Almost One Thousand Orcas Identified in Icelandic Waters Skip to content
Photo: Screenshot from “Killer Whales of Iceland (2011 – 2021) Report by Marie-Thérèse Mrusczok.

Almost One Thousand Orcas Identified in Icelandic Waters

A new photo catalog has identified 987 individual orcas (also known colloquially as killer whales), primarily in the area around the Snæfellsnes peninsula in West Iceland. The catalog is the culmination of a ten-year project undertaken by whale watching tour guide and Orca Guardians founder Marie-Thérèse Mrusczok, in cooperation with the West Iceland Nature Research Center.

“An overall aim of our year-round identification work both from land and sea is to record as many individual killer whales as possible moving through the area, with as few knowledge gaps as possible, extending fieldwork over the longest achievable period of time,” reads the report introduction. “This will help identify potential critical habitat / important feeding grounds of the Icelandic orca population and provide crucial knowledge for conservation measures. Furthermore, collecting data (and an average of 40,000 photographs) in the same area throughout the year gives unique insights into migration patterns, social structure, and feeding habits of repeatedly documented individuals. The catalogue is thus used as a tool to aid in conservation work, for the long-term monitoring of the population, and as a reference document for ongoing and future research.”

The orcas represented in the catalog were photographed during whale watching tours made around Snæfellsnes from 2011 – 2021. Marie-Thérèse then analyzed the 330,000 resulting photos, using the shape, size, and scarring on the animals’ dorsal fins as points of reference, “as well as shape, pigmentation, and scarring patterns of the saddle patch (brighter skin area below and behind the dorsal fin).” Every orca has a unique set of these identifying characteristics.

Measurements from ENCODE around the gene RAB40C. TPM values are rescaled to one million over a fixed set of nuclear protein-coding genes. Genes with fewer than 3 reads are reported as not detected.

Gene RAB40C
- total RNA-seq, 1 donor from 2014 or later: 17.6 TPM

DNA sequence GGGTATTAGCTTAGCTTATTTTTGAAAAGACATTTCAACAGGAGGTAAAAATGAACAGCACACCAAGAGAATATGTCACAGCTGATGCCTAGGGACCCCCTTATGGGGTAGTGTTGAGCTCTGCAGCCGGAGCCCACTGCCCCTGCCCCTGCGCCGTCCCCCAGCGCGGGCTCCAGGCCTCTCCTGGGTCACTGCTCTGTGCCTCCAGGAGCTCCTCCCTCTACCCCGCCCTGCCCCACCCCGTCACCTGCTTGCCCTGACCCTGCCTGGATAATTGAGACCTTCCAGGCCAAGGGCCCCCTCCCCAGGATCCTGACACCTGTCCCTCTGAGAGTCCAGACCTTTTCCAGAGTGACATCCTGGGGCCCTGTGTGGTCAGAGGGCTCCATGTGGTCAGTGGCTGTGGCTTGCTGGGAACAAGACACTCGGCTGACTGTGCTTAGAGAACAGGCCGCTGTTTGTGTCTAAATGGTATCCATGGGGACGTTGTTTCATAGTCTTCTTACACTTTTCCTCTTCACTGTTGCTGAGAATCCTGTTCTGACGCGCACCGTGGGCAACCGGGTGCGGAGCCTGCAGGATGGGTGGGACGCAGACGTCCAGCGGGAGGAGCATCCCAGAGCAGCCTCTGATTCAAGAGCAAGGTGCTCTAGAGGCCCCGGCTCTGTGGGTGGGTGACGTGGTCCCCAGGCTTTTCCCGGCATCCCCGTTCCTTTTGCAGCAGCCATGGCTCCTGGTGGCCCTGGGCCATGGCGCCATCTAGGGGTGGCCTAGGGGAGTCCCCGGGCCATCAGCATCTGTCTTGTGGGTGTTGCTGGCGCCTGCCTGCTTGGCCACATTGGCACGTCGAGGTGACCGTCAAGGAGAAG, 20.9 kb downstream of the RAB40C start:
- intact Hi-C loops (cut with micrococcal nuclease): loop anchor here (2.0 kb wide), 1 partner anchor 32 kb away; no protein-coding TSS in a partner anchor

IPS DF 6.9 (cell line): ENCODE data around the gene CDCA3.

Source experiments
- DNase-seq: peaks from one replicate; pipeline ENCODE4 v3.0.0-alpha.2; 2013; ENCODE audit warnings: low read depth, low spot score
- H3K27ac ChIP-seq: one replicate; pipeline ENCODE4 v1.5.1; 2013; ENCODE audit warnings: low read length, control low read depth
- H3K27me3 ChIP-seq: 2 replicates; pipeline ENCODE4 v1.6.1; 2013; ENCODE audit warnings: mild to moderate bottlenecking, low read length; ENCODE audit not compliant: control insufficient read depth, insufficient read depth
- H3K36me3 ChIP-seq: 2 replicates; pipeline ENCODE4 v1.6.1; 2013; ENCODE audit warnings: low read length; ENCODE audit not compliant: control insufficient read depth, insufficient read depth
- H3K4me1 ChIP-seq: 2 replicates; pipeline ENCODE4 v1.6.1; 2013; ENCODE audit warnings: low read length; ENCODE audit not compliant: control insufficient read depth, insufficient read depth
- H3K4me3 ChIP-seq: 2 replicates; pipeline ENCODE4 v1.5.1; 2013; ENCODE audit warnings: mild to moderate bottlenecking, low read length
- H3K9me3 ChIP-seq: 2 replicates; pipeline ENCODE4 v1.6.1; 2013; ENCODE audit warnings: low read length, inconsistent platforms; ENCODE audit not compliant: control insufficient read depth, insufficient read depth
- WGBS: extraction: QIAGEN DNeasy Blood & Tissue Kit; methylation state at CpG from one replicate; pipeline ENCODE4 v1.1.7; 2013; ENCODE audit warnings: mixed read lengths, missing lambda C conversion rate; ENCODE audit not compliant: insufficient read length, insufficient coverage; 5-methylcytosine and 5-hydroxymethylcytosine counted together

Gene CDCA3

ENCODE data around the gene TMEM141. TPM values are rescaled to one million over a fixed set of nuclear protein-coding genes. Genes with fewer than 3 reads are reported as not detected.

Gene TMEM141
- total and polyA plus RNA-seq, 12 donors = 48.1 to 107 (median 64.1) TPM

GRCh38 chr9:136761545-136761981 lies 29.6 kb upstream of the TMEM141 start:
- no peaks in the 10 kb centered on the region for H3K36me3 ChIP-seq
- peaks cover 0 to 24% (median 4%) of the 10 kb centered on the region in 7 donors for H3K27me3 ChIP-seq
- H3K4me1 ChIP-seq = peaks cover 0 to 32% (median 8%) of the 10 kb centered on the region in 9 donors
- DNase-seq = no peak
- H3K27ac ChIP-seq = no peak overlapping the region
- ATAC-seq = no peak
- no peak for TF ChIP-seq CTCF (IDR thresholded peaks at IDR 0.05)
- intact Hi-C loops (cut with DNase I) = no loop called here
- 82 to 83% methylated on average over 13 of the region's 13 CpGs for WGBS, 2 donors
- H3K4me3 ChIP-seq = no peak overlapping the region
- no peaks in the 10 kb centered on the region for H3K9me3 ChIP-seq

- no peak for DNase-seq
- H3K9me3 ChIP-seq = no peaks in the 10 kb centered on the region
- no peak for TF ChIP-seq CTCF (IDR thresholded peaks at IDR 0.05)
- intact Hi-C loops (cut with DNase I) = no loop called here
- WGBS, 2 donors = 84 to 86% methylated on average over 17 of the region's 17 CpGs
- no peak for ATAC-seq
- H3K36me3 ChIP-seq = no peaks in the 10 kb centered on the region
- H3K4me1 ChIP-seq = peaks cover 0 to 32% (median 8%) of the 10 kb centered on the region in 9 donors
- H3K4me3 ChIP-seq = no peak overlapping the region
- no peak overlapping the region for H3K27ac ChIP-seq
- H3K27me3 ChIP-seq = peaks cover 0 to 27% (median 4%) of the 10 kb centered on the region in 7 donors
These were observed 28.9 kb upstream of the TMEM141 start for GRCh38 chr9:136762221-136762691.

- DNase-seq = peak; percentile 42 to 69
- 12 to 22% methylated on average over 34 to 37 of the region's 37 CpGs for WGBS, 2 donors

Whenever possible, the catalog includes both a left- and right-side dorsal photograph of each orca, along with their tag number. Some of the orcas even have names: Butterfly, Blackout, D’Artagnan, Thor, Minotaurus, Kaktus, Mrs. Torrance, Redrum, Raggabagga, Díva, Detour, Dave, Scruffles, Ívar, Lionheart, Grettir, Vagabond, Ebenezer, Mister Wriggle, Hangover, Nixie, Elena, Ashfall.

Most of the photographs were taken around Snæfellsnes and, as such, the vast majority of identifications, or 961 whales, were made in that area. Marie-Thérèse then augmented the Snæfellsnes data with photos taken in Steingrímsfjörður, Ísafjörður and Látrabjarg in the Westfjords; Skjálfandi Bay in the North; Borgarfjörður eystri in the East, and areas further east of Iceland; Hvalfjörður, the waters south of Grindavík, and Faxaflói Bay in the Southwest near Reykjavík; and the waters south of Vík in the South of Iceland. This additional data made it possible to identify an additional 26 whales, bringing the full catalog total to 987.

The current photographic catalog is far more extensive than the one that came before it in 2017, which only identified 322 whales. This is not a result of a jump in orca population, the report clarifies, but rather improved documentation and observation. The identification project is ongoing, and so the catalog will continue to be updated in the future.

The full report is available (in English) via pdf on the Orca Guardians website, here.

 

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